A World Apart

 We all made it back to the United States, safe and sound. 

Everything in Omaha is exactly the way I left it two and a half weeks ago: the showers are hot, the beds are comfortable, the T.V. is on, and the air conditioning is blasting. The only problem is, I’m not the same person I was before and ay, there’s the rub.

It is as if Omaha, with all it’s comfort and consistency, is urging me to forget what I saw in Africa and default back to my old ways. However, it seems that additional steps have been added to my thought process, making it impossible to neglect the memories. Images from Uganda play on repeat in my head and insert themselves into everything I think and do. When I put on my shoes before heading out the door, I see the bare feet of a group of African children playing in the street. When I walk into our computer lab classroom at Creighton, I see a dark school room with dirt floors, a few broken desks and a single chalkboard. 

My mind is constantly trying to compare my experience in Africa with my life in Nebraska in an attempt to bridge the gap between these two places. However, the truth is that Uganda and Omaha are truly a world apart. Essentially every single aspect of my day-to-day American life is different than that of a Ugandan. I drive a car everywhere; they ride bikes or walk. I am constantly on facebook, twitter, and email; many of them have never seen the internet. I worry about eating too much, they worry about getting enough food to survive. 

 It is hard for me to come to terms with these extreme inequalities and differences, but what I have come to realize is that we all have one, essential thing in common: we are all people, we are all part of the same human family. We all deserve the same basic rights, and as someone who was blessed to be born into a position of privilege, I feel incredibly responsible to defend the humanity of my African brothers and sisters and work for a more just world.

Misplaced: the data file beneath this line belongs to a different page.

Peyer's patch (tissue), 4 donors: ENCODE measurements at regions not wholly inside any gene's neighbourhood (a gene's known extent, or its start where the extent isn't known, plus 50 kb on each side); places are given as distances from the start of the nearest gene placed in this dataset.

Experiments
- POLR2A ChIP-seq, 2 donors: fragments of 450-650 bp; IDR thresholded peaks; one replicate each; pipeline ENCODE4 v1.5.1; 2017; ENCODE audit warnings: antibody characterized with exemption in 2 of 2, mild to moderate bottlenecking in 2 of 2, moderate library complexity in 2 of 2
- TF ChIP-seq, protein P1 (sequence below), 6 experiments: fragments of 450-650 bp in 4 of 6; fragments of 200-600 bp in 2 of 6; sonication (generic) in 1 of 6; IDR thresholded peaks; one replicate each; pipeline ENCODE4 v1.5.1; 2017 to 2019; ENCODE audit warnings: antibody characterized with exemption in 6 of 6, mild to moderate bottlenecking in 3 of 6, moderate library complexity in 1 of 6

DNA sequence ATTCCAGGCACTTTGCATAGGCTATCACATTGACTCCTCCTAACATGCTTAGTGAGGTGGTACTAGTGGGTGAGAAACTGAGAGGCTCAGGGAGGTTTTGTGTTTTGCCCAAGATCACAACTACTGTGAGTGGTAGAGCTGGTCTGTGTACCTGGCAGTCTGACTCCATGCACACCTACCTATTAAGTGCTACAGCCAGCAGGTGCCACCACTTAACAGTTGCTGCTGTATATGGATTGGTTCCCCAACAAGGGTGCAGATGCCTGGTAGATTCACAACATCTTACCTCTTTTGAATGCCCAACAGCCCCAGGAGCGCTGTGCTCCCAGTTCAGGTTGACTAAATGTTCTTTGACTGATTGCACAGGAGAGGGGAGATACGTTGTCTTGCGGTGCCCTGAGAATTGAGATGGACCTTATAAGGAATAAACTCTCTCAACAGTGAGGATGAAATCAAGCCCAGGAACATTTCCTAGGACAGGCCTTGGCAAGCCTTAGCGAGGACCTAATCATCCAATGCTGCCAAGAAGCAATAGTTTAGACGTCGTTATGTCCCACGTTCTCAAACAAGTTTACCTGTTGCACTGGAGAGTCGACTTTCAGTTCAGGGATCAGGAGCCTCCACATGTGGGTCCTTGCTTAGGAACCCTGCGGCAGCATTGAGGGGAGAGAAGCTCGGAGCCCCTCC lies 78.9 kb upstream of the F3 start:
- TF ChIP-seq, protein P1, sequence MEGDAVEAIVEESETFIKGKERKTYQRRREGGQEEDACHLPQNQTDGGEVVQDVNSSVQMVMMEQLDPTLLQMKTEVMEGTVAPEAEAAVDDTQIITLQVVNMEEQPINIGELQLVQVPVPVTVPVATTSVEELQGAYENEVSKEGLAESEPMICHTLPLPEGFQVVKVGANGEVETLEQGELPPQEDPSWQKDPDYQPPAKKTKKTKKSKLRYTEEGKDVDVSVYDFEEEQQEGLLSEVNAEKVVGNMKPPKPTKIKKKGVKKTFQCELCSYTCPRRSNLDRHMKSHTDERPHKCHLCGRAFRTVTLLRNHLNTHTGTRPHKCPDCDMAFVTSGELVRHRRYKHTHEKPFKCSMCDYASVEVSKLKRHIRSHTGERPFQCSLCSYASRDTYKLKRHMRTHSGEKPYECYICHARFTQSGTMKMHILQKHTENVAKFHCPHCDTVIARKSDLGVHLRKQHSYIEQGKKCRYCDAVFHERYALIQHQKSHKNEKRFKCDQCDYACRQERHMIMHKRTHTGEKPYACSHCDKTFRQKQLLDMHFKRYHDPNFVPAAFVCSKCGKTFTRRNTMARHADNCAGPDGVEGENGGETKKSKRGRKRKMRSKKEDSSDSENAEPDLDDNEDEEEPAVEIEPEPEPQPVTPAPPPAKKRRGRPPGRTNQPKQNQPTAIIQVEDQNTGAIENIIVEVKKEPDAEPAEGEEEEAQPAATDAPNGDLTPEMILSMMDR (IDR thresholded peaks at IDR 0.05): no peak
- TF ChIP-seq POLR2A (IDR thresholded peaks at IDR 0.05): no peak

However, it is also important to remember that not all the differences we encountered were bad. The world would be a terribly boring place if we were all the same, sharing one language, culture, and history. I loved and embraced encountering new things, like eating grasshoppers and learning traditional African dances. I think sometimes Americans believe the world would be better off if everyone was American; we want to spread our culture as far and wide as we can and impose our values on anyone we encounter. While I acknowledge the luxuries and privileges that accompany my U.S. passport, I also know that the American way is not always the best way.  

I want to help Ugandans have the best Ugandan life they can have, and I want to live my life in a way that does not negatively affect the people of the developing world just because their lives are so different from my own. 

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